Pre-reading book review: Freakonomics by Levitt & Dubner

I discovered this book while reading some economics blogs, and decided to read it after many praises for one of the authors; Levitt who was awarded the American Economic Association's John Bates Clark Medal, awarded every two years to the best American economist under forty.

This is not a very common review; while most people write reviews after reading a book, I decided to write a review after reading only its first 50 pages. I will write what I think about freakonomics as far as I understand now, and when I finish reading, I will write a second review which will reflect how my thoughts have changed.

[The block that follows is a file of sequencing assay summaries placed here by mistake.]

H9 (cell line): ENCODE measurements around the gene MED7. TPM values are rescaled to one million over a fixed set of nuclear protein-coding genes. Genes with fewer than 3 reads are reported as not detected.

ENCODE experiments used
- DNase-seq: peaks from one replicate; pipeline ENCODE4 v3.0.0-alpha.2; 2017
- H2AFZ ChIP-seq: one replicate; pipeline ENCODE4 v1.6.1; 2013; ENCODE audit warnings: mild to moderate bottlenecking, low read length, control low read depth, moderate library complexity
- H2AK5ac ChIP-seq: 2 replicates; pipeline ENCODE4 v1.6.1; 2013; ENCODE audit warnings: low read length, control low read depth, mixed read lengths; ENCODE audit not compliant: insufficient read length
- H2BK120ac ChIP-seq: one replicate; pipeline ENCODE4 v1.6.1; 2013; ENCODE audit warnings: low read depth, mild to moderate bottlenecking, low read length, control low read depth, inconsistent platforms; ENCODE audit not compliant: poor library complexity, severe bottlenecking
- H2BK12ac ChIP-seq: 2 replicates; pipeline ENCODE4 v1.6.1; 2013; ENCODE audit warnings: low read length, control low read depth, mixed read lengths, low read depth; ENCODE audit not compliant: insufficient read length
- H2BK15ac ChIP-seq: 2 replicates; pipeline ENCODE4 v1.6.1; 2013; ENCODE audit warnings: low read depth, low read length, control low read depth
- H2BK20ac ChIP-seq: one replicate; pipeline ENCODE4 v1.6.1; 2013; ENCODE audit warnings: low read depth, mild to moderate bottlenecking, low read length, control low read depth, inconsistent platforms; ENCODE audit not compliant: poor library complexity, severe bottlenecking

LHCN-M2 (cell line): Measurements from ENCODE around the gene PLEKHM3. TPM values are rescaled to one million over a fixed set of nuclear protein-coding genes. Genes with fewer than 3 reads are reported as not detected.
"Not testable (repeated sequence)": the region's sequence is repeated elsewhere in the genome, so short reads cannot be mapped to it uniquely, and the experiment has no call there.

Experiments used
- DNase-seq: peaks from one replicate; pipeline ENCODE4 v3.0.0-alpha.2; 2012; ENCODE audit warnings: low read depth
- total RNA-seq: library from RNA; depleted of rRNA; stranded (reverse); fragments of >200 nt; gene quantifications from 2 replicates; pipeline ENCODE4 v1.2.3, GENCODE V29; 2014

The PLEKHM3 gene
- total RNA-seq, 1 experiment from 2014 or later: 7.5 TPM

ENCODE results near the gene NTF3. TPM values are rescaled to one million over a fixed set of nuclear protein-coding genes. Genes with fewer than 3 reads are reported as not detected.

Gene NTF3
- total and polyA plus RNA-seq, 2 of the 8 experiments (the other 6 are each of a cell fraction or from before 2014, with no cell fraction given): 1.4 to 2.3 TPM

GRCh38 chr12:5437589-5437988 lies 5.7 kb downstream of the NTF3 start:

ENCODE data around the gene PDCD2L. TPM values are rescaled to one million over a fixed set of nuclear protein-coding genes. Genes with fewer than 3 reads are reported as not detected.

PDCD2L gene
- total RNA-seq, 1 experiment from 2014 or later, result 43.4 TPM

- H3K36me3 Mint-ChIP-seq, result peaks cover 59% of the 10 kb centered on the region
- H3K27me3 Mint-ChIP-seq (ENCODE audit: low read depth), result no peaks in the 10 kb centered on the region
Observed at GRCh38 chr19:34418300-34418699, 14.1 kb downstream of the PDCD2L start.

So far I have read the explanatory note, the introduction, The Hidden Side of Everything, and the first essay, What do Schoolteachers and Sumo Wrestlers have in Common? As far as I can understand, freakonomics is about explaining the modern life using simple economics concepts. I love the idea, as I also try to explain things in a very positive way and I normally prefer the positive views rather than the normative one (this is rather useful for example when trying to explain the failures of communism). Freakonomics is about looking at some events and trying to explain them in an unconventional way, by using the economic logic, rather than equations. You will however need to have an idea of the principles of economics and its fundamental elements to really enjoy the book and connect the dots. I know some people might recommend this book to anyone who wants to learn about economics, but I personally don't think this is a great idea. It would be better to do it the other way around; learn about economics and then read the book.